Legislative Messages of Hon. James V. Allred, Governor of Texas 1935-1939 Page: 46 of 263
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as wrong to permit the exploitation of our sulphur deposits without
substantial contribution not only to carry on the government, but for the
education of our children as well, as it is to stand idly by and see our
natural gas either blown into the air or transported to other states.
There is no doubt that the large sulphur companies operating in Texas
have paid themselves out many times over. Their profits have been
stupendous. There is likewise no doubt that in the past they have not
contributed anything like their fair share to the support of either State
or local government.
Several bills are now pending before you proposing to increase the
tax on sulphur. In my opinion, the increase should not be nominal, but
Tax On Pipe Lines
In discussing with this Legislature last week the causes of the shameful
waste of natural gas in the Panhandle fields, I pointed out the shocking
evil in our corporate existence of giant integrated concerns engaged in the
production, transportation and sale of natural gas. This same evil is
perhaps more pronounced in the oil business. It has become a matter of
common knowledge that the average independent producer, refiner or
marketer is waging a one-sided and losing battle against giant integrated
concerns authorized by law to produce, refine, transport and market oil
and petroleum products. What fair chance does the independent producer
of oil have when he must pay a tremendous tariff to transport his
oil through the lines of his giant competitors?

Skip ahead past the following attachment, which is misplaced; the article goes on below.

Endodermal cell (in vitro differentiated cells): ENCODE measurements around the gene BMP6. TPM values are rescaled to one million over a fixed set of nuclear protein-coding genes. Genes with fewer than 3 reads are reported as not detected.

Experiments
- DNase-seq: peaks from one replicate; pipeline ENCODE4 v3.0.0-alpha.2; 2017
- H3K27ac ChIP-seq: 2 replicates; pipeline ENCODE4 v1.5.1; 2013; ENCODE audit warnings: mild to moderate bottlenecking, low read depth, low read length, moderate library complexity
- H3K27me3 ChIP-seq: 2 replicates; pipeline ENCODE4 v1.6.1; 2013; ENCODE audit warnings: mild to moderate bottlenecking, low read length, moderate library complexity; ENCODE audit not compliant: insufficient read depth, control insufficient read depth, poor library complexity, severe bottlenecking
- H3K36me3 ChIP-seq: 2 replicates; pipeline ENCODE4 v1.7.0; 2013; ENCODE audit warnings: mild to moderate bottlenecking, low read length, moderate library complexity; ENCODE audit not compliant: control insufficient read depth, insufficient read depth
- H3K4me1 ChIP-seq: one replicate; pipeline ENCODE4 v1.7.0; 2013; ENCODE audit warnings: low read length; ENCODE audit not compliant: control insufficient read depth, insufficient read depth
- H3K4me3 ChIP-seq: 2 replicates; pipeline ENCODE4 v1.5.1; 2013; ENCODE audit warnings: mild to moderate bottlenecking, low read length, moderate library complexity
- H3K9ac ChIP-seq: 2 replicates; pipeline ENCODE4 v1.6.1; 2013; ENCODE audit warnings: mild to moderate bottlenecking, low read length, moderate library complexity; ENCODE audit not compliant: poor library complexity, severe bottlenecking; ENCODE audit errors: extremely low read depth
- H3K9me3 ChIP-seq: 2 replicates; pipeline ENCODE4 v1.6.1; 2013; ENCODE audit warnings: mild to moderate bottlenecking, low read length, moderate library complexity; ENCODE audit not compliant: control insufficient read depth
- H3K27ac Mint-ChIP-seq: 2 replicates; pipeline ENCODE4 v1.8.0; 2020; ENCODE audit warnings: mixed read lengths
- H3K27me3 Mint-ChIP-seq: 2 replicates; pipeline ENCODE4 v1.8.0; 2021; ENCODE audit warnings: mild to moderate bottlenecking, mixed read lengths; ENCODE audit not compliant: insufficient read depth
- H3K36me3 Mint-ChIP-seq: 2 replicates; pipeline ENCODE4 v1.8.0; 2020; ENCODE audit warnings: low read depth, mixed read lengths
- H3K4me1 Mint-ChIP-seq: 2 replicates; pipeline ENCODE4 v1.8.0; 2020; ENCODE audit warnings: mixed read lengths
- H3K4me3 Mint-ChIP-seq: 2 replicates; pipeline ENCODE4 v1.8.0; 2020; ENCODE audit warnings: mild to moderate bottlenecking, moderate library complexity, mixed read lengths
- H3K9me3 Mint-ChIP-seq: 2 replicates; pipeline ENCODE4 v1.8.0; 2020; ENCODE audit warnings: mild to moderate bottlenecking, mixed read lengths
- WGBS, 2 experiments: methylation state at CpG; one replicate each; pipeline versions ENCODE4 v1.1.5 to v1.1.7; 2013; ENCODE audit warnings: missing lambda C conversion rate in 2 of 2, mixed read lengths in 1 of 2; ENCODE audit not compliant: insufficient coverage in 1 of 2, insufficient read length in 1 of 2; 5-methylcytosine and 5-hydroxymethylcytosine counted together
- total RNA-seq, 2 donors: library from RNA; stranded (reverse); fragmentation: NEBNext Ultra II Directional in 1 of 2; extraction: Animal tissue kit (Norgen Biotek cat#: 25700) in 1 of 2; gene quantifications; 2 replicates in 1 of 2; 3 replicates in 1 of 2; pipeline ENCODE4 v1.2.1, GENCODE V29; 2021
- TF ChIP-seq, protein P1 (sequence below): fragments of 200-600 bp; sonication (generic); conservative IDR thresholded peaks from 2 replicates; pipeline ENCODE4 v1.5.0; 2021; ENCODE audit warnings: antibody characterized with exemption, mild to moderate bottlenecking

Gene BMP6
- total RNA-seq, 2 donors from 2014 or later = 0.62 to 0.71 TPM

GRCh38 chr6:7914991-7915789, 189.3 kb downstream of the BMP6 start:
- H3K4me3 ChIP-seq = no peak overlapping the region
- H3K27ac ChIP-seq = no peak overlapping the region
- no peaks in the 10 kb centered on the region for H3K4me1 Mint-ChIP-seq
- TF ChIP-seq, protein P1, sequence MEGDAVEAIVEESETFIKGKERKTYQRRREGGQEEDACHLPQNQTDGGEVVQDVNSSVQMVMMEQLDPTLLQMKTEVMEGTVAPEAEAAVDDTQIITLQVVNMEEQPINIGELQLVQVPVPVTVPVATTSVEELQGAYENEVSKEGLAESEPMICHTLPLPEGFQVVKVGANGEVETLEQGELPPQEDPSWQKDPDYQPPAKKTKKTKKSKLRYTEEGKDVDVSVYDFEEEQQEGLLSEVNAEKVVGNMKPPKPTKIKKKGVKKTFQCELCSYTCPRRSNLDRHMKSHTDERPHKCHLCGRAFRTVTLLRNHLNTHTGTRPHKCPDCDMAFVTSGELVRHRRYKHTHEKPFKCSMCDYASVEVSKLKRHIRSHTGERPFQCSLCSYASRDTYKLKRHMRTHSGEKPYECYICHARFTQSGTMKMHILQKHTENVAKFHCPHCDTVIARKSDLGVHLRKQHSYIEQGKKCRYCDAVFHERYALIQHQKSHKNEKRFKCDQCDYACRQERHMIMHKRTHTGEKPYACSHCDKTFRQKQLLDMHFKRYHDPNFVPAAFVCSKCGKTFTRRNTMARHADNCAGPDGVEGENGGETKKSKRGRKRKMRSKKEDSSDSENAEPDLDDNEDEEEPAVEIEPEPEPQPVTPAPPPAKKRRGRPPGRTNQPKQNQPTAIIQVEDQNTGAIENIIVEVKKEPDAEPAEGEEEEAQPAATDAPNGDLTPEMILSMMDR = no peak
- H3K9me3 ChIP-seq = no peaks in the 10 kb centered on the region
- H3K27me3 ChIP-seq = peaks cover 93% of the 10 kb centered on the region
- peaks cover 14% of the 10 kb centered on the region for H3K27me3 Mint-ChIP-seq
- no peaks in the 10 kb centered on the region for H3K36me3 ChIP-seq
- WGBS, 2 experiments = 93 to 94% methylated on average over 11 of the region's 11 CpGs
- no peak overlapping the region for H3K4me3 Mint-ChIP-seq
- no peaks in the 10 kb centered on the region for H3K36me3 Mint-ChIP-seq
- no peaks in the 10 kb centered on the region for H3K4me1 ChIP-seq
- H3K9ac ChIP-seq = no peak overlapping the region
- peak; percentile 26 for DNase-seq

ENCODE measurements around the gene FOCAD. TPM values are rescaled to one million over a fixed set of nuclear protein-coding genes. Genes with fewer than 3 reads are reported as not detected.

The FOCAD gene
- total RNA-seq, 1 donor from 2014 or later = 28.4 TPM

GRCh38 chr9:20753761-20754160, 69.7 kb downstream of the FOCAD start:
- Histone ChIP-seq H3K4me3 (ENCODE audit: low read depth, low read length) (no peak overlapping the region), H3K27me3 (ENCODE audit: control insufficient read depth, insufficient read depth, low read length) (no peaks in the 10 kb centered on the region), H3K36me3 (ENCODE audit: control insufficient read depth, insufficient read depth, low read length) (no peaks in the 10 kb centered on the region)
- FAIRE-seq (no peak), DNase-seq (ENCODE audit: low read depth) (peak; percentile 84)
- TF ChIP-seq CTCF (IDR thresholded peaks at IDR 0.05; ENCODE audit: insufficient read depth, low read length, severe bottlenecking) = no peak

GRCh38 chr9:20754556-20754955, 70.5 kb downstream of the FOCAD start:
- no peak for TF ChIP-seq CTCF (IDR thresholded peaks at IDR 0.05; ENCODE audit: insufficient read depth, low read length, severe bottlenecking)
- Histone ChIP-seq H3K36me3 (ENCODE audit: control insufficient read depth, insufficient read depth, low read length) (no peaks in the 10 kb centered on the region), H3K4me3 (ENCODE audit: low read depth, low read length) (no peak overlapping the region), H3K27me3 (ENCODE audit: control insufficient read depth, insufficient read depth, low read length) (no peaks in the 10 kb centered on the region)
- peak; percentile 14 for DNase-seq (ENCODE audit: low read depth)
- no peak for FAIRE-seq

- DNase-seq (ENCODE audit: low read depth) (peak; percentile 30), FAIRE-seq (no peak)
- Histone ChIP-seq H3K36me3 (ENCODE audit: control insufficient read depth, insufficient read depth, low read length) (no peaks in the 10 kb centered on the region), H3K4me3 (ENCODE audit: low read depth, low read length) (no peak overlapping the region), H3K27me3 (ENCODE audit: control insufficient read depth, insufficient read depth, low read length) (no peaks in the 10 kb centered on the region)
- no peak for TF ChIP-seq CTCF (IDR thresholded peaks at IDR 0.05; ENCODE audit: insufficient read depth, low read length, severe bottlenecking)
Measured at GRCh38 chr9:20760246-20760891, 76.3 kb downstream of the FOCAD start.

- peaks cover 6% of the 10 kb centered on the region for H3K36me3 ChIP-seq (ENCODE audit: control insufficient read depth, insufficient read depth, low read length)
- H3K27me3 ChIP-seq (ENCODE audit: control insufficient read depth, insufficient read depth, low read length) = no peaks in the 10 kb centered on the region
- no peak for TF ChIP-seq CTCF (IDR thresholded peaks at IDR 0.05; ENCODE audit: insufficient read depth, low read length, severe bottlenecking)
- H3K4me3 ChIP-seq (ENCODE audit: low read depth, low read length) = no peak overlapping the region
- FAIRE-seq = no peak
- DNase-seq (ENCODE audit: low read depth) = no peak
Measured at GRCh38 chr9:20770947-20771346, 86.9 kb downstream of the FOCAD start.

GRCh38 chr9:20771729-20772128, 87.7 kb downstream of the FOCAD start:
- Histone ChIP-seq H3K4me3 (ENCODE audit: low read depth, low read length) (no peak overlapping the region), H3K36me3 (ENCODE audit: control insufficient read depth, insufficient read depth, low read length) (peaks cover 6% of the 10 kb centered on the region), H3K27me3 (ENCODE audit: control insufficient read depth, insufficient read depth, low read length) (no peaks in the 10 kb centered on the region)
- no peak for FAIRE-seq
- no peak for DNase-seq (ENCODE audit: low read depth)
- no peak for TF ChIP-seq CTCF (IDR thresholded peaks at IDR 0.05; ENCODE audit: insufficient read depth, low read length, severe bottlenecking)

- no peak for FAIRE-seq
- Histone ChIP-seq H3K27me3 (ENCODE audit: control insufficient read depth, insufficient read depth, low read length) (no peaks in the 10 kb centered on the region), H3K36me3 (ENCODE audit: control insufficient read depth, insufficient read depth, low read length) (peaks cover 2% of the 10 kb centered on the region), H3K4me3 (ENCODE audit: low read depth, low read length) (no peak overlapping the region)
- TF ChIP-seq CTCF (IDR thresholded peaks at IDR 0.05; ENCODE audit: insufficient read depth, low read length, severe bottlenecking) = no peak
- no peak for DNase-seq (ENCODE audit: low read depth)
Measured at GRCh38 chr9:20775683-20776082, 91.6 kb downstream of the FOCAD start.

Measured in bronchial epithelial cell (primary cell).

This unfair competitive condition was recognized by the entire industry
and by the government in the promulgation of the petroleum code adopted
under the National Recovery Act. It was provided in this code that each
branch of the industry-that is, the producing, the refining, the marketing
and the pipe line department-should stand on its own bottom and operate
at a profit in that particular department. This was necessary because
undeniably most of the major companies doing business in this state carried
on the marketing, refining and, ofttimes, producing ends of their business
at a loss, only to more than make up for this loss in unconscionable profits
derived from their pipe lines. Shocking figures showing the staggering
profits made by these companies are on file with the Railroad Commission
In 1934, while operating at a loss in the refining and marketing ends of
the business, twenty pipe line companies (owned by their producing,
refining and marketing brethren) reported to the Secretary of State a total
net profit of more than $78,000,000.00. One giant concern made more than
$13,000,000.00 net. Another more than $11,000,000.00 net. Another more
than $10,000,000.00 net. Another more than $8,000,000.00 net.
At present Texas collects an ad valorem tax against these pipe lines;
and, in addition, an intangible assets tax and one-fifth of a franchise taxan
extremely limited sum.
As pointed out above, the net profit of twenty pipe line companies is
more than $78,000,000.00, an average of 25% profit in one year upon their
investments. At the same time these companies all together pay the
State the munificent sum of $10,030.79 in one-fifth of a franchise tax. If
they had paid the whole five-fifths, it would only have been a total of about
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Allred, James V. Legislative Messages of Hon. James V. Allred, Governor of Texas 1935-1939, book, 1939; (texashistory.unt.edu/ark:/67531/metapth3899/m1/46/: accessed August 16, 2017), University of North Texas Libraries, The Portal to Texas History, texashistory.unt.edu; .